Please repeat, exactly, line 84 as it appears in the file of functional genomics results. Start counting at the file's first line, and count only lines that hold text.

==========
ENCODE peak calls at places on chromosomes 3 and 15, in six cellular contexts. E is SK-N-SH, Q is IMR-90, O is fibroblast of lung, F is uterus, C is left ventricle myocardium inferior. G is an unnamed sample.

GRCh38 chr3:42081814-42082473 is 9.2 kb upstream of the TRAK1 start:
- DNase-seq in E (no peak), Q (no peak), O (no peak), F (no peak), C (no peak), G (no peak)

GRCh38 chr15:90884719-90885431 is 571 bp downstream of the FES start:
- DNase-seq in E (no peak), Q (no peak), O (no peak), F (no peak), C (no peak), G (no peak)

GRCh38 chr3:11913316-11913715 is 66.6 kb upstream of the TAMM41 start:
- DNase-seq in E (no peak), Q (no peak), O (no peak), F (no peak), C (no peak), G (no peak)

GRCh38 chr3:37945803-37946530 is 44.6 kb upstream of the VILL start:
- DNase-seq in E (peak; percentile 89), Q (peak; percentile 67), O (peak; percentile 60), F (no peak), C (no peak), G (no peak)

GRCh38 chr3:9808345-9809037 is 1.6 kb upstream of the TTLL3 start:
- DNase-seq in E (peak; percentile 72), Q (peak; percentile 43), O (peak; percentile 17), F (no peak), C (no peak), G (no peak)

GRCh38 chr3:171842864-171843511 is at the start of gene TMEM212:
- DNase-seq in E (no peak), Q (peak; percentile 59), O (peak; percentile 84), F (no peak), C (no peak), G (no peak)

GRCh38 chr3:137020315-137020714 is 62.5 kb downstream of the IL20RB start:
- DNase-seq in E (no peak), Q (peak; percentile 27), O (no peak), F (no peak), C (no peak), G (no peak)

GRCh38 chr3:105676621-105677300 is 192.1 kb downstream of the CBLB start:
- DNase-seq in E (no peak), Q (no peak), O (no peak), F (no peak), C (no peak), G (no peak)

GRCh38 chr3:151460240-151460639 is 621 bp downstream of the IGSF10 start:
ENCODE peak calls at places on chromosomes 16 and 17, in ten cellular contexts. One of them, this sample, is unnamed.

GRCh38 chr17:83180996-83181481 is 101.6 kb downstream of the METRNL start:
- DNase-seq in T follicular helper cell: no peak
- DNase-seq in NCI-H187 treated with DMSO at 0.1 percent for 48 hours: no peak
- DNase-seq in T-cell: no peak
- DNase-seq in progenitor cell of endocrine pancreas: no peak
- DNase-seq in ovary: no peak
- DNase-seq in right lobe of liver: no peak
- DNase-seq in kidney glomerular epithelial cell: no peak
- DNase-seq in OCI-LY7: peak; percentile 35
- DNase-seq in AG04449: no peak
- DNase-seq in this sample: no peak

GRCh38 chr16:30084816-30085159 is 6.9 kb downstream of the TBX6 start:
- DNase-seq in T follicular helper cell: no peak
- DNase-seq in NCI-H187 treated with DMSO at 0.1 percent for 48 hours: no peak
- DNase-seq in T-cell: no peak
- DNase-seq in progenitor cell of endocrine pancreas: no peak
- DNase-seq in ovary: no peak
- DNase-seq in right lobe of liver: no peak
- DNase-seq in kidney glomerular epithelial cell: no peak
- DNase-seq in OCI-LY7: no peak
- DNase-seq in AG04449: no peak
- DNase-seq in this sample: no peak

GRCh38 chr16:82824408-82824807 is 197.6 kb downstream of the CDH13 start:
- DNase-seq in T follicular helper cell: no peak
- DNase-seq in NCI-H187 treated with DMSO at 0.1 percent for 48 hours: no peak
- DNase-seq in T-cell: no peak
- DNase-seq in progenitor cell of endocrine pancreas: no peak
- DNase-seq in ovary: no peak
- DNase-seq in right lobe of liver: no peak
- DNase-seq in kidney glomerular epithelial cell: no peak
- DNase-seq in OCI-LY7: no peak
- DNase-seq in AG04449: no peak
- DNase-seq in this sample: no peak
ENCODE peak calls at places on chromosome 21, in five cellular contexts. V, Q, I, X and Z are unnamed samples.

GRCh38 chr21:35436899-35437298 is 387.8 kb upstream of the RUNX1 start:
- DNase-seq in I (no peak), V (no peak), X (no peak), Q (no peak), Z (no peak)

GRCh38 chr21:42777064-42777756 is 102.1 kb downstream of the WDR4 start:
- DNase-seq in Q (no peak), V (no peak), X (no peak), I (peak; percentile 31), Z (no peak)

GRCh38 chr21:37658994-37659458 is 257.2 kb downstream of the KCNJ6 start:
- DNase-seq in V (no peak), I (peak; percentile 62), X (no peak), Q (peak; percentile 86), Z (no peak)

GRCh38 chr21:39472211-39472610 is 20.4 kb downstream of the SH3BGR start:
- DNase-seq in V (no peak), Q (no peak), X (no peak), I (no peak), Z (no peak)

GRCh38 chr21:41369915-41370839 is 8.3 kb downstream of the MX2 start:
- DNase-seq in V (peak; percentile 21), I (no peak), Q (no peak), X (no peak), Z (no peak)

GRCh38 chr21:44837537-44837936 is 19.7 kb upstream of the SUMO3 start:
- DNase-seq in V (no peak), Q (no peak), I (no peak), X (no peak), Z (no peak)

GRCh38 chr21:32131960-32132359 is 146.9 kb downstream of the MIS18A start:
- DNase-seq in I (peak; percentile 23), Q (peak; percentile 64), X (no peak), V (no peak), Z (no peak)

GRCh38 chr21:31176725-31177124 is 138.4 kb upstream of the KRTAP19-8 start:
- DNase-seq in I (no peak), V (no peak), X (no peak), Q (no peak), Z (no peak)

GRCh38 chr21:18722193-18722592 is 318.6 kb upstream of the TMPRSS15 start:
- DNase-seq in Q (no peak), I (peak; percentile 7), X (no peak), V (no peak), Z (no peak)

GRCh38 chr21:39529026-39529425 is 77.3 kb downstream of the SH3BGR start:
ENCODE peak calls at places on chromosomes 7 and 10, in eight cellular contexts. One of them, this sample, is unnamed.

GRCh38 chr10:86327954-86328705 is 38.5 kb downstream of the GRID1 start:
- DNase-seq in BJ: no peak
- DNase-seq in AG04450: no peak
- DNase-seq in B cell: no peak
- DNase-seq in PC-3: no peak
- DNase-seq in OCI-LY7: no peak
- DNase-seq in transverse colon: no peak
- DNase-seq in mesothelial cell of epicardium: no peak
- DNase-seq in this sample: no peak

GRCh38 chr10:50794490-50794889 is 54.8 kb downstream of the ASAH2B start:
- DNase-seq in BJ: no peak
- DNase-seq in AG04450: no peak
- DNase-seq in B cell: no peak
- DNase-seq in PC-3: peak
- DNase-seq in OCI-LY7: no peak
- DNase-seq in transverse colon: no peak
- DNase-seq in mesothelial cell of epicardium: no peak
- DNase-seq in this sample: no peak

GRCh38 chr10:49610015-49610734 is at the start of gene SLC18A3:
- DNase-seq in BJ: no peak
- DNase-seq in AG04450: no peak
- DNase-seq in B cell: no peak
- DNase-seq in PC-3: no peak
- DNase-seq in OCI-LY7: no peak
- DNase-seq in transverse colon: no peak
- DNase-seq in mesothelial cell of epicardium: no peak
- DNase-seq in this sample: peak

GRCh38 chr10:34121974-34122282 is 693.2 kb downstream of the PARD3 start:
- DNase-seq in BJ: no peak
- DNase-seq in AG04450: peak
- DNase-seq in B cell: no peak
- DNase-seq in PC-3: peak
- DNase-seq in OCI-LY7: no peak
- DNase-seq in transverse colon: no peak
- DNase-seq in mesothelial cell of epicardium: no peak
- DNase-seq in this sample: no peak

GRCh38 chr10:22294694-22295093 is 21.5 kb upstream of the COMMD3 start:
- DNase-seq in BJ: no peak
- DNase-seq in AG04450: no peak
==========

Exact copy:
- DNase-seq in BJ: no peak